behind the drapes, parents alive again
and puzzled by this new form. That’s why

you clawed your way back to this life.

Thursday, January 16, 2014

№ 150. Joy

"Joy cometh in the evening."--- from The People's Pope, Time, 20 December 2013, Howard Chua-Eoan and Elizabeth Dias.

This quote paraphrases Psalm 30:5 of the King Jame Version, "For his anger endureth but a moment; in his favour is life: weeping may endure for a night, but joy cometh in the morning."

Doodlers Anonymous

Tuesday, January 14, 2014

№ 149. Eyes Fastened with Pins

Eyes Fastened with Pins
by Charles Simic 

How much death works,
No one knows what a long
Day he puts in.
The little
Wife always alone
Ironing death’s laundry.
The beautiful daughters
Setting death’s supper table.
The neighbors playing
Pinochle in the backyard
Or just sitting on the steps
Drinking beer. Death,
Meanwhile, in a strange
Part of town looking for
Someone with a bad cough,
But the address is somehow wrong,
Even death can’t figure it out
Among all the locked doors ...
And the rain beginning to fall.
Long windy night ahead.
Death with not even a newspaper
To cover his head, not even
A dime to call the one pining away,
Undressing slowly, sleepily,
And stretching naked
On death’s side of the bed.

№ 148. Forced Dialogues

The Conquering Hero is Tired
by Charles Simic

Often I sit at your window
For Hours on end watching you snooze.
You could be in medical school
Sawing a cadaver.
You could be leading men into battle,
Donning judicial robes,
Inventing a new potato peeler, and so forth.
My kind admonition, my well-meant
Remonstrances you receive
By turning your face to the wall.

Blue dusk and the night's gloom
Are your true cronies.
Streets time forgot where fire-sale leaflets
Fly about, the ten-year-old assassin
Twirls his gun, the cats shield themselves
Under rusted cars.

For Christ's sake, turn off the light you plead.
I'm afraid it can't be done.
The bright sunlight, the blue sky,
The little birds hopping and chirping on the sill
Are all perfectly legal.

Sunday, January 12, 2014

Saturday, January 11, 2014

№ 146. Senses of the Analog Self

I was reading BBC's article about the tensions of our human contexts with our digital toys.

The roar of diced onions as they hit the greased pan. The smell of the skillet crowded with bacon crisps. The turning of the color from opaque to amber caramelization. The warmth of an omelet breakfast on lazy Sunday. The memories of many other rainy days wrapped with comfort food. Yeah, I wouldn't trade these tactile information for any digital replica.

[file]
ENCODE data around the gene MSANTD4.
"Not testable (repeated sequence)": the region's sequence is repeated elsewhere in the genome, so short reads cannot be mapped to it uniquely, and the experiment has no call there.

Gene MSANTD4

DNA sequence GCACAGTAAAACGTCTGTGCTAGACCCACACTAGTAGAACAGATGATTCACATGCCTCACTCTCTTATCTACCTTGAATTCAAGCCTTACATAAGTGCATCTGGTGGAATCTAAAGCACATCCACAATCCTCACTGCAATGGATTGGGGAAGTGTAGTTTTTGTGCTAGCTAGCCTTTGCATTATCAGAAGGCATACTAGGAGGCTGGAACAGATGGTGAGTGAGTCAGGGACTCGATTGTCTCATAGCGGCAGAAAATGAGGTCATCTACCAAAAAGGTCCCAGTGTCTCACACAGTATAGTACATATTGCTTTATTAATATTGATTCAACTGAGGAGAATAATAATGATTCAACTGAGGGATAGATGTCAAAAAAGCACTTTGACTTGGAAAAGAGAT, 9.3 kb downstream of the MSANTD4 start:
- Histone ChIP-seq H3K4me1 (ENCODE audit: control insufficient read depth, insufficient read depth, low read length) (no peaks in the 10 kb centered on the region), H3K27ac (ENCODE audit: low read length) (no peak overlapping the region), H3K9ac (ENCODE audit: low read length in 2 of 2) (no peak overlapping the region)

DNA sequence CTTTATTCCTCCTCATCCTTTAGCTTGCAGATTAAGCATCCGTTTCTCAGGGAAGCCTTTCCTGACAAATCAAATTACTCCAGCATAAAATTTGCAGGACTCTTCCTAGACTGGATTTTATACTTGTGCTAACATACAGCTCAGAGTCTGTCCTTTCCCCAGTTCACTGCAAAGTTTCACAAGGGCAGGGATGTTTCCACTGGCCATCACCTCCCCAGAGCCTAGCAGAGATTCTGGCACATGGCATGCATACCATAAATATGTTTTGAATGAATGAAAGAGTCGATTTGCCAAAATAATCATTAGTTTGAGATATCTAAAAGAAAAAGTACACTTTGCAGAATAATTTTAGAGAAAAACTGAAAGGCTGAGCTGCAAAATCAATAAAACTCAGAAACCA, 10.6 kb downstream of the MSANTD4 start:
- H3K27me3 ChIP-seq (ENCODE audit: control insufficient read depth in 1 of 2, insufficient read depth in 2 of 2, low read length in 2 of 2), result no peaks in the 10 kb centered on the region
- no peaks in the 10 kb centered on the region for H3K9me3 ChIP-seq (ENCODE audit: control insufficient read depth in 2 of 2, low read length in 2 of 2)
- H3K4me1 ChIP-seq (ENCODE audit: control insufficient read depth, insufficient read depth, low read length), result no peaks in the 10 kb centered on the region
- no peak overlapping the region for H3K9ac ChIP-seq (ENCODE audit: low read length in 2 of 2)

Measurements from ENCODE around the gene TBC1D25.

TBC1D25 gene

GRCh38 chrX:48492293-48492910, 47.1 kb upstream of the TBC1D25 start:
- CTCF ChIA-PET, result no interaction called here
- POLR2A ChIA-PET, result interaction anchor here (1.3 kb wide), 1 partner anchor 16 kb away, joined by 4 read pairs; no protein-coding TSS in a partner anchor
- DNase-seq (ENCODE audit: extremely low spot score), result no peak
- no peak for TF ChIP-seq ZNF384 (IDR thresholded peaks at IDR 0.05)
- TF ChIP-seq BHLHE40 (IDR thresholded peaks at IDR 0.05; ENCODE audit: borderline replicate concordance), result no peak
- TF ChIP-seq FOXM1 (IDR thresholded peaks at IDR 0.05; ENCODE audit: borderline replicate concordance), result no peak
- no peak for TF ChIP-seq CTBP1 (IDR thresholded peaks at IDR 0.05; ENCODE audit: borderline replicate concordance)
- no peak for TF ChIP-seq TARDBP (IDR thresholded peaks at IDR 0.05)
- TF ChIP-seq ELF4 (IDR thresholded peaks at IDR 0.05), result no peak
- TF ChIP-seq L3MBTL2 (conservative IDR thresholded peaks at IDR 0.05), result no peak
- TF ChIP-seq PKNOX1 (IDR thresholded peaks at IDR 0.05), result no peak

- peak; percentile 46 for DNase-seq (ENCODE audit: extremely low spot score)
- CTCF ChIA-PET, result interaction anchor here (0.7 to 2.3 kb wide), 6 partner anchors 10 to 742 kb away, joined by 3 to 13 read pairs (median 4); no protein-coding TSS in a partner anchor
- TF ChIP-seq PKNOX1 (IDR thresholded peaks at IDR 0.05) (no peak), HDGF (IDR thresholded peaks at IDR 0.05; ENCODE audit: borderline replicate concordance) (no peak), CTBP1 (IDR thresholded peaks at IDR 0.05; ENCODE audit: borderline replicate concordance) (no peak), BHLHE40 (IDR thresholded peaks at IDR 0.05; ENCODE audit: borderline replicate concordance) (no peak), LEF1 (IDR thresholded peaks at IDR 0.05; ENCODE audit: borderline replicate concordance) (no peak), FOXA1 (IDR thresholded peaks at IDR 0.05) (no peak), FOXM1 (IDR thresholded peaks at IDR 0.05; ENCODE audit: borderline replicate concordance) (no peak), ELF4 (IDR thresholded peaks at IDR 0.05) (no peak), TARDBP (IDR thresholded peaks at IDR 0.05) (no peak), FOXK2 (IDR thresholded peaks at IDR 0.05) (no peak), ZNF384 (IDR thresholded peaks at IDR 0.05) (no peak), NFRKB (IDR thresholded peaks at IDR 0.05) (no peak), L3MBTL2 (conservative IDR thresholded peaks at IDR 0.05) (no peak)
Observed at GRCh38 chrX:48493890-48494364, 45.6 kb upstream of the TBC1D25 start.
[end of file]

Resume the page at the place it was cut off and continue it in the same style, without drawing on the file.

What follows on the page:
I'm still partial to analog. For now.

But, I must grudgingly admit, augmentation with virtual footnotes is already the next logical step and is beginning to creep upon us. The digital tags are already imprinted on paper and ink newspapers, which show additional photographs and links. Still, still some realities are not meant to disappear with the inevitable progress of science.

Analog cobwebs still have a space to inhabit in this world. Humans, in fact, create sandboxes for all these cobwebs.

I still have our cassette tapes with personally recorded playlists--- side A for the uptempo and side B for the slower songs. Our LPs of Children's Folk Songs All Over the World is now about four decades old and counting. That's how we learned that Bahia is a real town in Brazil and not just that 70s place. Of course, our vinyl record for the Sound of Music, although scratchy with time, is still in its original album sleeve. As I write this, below my desk lay carcasses of old Betamax players, fax machines, telephones, VCD players and, yikes, an AT(?) clone.

Many of these things are just sepia colored niches and curiosities of a passing era. They sit like off-key vintage pieces of the thrift shops in Cubao X.

Here's another classic that should linger for those who, while rooted in the past, are not afraid to brave the critters and comforts of our digital future.

Happy New Year kid, so what's the best up ahead?

Thursday, January 9, 2014

№ 145. Toying with Ideas

"I am twenty years old. To a world-wise adult, I am little more than a child. To any child, however, I am old enough to be distrusted, to be excluded forever from the magical community of the short and beardless." ---Dean Koontz

Tuesday, January 7, 2014

№ 144. Minutiae

It was a comedy about, oh, nothing. You know, stuff that really don't matter much. But his nonsense packs a dense field of gravity, LMFAO. He is a demigod of details. Minute observations are the hypotheses that line his lab notes.

"Seinfeld talks about his comic routines as if they're discovered rather than created: observations that are out there, camouflaged against the patterns of everyday life, waiting for him to detect them. One example: the other day, his two sons were arguing, because one of them had farted. "They were accusing each other – 'he who smelt it dealt it!' – and I just thought, Jesus, these guys need some new material. That's the same thing I was saying when I was five. Fifty years ago! Kids! I can't believe they're still doing the same material!" (The Guardian)

And, like Kant, he has stuck to a clockwork method to his comedic madness. He keeps to a weekly routine like a regular zen meditation. And the guy lives in New York!--- the melting pot of neuroses and all that spices that give life a kick.

"All the way through, from first standup shows to stardom, he forced himself to work by marking a cross on a calendar for every day he wrote material; soon enough, he had a long chain of crosses, and kept going partly because he didn't want to break the chain." (The Guardian)

I miss that 90s show.  But yes, well, he has a series that sounds familiar but definitely reformatted for the cloud: Comedians in Cars Getting Coffee.

2014 is off to a happy start.

Monday, January 6, 2014

№ 143. Happy New Year

Here's an old photo I took in Malasimbo Music Festival last year. I thought it's colorful enough to banner 2014.

So cheers to a bright one up ahead!